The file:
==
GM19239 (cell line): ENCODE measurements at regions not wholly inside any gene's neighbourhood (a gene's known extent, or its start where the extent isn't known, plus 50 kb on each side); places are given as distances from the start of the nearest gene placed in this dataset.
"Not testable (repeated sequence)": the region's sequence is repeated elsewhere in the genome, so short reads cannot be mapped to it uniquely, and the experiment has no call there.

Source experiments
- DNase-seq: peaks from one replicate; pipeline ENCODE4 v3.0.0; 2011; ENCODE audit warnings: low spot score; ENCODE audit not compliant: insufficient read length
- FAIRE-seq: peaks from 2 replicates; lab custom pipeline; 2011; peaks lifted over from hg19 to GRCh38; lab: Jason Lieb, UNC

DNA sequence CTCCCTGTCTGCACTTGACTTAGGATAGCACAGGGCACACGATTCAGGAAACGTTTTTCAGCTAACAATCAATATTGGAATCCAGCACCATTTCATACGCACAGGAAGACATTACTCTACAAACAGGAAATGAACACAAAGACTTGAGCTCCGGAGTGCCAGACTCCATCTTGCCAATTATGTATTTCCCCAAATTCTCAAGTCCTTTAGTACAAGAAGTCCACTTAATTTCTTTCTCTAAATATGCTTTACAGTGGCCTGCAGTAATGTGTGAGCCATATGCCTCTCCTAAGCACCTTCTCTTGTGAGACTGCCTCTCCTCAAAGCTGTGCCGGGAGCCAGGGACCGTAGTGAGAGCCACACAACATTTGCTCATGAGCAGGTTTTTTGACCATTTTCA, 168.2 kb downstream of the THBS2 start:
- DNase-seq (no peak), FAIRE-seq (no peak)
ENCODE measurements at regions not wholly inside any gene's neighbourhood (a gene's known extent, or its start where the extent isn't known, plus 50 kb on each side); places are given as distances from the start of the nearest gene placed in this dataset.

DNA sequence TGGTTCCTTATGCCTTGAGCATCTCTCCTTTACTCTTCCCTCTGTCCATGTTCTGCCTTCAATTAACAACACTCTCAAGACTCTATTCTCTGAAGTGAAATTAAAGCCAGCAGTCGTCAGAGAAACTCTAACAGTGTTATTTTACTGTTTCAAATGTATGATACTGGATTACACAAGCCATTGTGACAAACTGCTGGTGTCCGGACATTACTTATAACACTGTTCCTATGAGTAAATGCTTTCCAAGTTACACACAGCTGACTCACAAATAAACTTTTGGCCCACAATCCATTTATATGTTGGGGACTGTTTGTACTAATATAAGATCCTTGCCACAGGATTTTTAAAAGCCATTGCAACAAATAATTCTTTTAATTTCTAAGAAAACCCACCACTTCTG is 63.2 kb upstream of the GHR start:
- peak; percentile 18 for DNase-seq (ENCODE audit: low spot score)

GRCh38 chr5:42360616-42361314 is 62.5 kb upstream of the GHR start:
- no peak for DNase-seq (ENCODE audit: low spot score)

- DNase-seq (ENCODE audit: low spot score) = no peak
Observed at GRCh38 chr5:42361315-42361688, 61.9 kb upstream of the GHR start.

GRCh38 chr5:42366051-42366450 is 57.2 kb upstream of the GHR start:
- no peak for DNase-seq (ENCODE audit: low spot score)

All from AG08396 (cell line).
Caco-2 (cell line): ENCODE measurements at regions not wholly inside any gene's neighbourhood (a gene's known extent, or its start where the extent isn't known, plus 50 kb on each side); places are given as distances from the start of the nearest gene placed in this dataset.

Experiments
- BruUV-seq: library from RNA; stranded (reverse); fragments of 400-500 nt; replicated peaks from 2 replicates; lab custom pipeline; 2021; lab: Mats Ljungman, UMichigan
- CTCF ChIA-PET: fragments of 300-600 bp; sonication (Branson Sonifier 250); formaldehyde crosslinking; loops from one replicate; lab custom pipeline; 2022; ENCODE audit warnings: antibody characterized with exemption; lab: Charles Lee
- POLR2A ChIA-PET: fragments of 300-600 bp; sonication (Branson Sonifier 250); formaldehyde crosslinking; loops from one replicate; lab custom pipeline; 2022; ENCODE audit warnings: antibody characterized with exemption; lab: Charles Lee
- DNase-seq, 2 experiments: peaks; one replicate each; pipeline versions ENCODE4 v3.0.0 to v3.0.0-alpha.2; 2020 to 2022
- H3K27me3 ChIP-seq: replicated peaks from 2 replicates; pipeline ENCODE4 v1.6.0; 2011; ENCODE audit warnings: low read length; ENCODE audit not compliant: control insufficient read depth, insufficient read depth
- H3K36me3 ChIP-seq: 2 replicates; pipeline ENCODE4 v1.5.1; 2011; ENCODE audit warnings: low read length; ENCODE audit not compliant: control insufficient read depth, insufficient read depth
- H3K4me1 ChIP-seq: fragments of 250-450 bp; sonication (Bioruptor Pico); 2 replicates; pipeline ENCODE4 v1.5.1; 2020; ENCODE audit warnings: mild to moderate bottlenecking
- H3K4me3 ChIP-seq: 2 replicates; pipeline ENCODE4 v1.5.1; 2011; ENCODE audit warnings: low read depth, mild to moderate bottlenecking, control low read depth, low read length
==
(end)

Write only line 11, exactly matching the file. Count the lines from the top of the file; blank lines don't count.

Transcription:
GRCh38 chr5:42360616-42361314 is 62.5 kb upstream of the GHR start: